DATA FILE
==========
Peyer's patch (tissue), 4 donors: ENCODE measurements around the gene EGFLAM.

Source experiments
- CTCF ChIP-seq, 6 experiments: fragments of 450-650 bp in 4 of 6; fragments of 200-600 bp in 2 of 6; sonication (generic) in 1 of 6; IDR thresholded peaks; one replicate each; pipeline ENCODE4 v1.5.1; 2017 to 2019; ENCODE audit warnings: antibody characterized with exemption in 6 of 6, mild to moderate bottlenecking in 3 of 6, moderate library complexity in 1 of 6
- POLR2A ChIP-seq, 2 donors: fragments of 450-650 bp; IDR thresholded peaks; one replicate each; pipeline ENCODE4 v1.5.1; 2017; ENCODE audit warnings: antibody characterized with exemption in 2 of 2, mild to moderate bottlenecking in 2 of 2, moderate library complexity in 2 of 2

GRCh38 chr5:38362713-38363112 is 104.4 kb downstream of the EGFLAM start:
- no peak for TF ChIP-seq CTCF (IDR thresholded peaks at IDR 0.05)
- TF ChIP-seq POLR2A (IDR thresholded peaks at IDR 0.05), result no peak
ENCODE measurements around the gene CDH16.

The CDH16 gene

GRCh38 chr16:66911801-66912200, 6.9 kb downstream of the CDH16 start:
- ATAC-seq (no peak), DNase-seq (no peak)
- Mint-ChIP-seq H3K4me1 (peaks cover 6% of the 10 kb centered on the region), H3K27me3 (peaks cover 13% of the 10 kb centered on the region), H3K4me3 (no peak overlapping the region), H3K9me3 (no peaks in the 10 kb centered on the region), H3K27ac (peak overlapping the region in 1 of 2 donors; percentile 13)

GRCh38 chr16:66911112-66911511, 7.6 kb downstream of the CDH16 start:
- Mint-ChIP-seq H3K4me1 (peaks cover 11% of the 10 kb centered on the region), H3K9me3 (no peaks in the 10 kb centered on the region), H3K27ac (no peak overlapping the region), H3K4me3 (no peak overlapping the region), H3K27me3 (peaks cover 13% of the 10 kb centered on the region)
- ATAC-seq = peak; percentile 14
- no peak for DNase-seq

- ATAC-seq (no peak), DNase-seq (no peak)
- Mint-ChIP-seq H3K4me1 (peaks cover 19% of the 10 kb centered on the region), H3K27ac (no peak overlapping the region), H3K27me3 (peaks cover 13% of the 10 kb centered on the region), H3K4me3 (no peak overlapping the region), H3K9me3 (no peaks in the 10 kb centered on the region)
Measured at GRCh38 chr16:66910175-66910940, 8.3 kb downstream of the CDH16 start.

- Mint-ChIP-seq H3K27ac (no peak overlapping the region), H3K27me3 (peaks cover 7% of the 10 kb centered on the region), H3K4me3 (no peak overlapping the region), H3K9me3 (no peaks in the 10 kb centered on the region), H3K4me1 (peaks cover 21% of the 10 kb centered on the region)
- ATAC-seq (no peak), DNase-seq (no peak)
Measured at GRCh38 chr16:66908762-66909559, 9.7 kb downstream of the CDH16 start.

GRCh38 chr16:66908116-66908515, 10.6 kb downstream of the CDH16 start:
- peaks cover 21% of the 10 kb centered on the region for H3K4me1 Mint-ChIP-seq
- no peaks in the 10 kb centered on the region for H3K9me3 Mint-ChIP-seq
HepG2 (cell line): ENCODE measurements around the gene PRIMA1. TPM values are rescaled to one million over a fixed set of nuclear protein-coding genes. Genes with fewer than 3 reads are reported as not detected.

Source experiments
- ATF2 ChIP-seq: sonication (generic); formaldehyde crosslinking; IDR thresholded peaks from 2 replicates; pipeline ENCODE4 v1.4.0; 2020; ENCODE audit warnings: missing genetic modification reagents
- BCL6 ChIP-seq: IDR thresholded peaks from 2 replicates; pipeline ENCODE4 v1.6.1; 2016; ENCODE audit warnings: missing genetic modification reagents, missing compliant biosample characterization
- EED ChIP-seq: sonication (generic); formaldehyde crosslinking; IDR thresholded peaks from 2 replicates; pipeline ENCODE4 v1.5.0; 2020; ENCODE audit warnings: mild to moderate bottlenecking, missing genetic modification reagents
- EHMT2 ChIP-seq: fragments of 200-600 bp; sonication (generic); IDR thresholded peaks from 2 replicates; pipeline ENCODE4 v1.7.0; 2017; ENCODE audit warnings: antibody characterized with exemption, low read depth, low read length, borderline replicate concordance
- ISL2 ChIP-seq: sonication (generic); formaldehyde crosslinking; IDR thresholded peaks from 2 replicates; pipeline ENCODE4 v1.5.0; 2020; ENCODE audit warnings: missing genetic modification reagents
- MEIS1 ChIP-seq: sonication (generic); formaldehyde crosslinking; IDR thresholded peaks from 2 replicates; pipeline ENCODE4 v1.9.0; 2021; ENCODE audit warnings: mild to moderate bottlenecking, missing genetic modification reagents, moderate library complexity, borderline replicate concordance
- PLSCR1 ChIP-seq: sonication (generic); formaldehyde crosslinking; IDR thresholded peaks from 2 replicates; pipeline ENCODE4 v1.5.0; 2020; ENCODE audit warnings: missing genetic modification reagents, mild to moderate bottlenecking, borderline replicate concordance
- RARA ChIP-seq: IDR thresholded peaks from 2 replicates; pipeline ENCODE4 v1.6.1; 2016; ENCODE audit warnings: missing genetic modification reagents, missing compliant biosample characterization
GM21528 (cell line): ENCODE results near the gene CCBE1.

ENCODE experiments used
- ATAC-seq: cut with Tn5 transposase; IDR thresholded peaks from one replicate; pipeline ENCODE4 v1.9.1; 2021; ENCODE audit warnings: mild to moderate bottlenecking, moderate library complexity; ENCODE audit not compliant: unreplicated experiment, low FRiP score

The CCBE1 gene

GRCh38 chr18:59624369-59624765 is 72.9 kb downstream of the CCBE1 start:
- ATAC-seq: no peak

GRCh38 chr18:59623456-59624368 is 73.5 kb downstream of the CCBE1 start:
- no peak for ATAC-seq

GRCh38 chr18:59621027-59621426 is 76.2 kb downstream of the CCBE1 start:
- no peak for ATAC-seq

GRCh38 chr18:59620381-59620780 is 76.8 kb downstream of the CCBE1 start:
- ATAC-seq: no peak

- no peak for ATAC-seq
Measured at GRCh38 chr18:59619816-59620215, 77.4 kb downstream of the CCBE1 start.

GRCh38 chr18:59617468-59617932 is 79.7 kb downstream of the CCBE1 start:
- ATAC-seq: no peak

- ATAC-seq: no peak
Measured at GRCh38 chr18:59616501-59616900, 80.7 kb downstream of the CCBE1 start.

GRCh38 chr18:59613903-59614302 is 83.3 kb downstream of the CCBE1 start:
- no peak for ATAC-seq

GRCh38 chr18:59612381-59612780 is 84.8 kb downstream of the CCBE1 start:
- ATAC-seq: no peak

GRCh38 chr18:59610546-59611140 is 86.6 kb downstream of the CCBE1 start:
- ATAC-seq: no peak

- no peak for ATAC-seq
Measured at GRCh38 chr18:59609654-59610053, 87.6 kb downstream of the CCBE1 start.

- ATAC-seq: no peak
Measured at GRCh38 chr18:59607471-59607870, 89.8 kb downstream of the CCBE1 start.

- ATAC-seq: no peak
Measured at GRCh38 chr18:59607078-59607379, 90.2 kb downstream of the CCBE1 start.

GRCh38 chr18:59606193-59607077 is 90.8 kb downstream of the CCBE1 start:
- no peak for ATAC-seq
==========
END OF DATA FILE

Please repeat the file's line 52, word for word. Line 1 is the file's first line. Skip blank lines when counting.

- ATAC-seq: no peak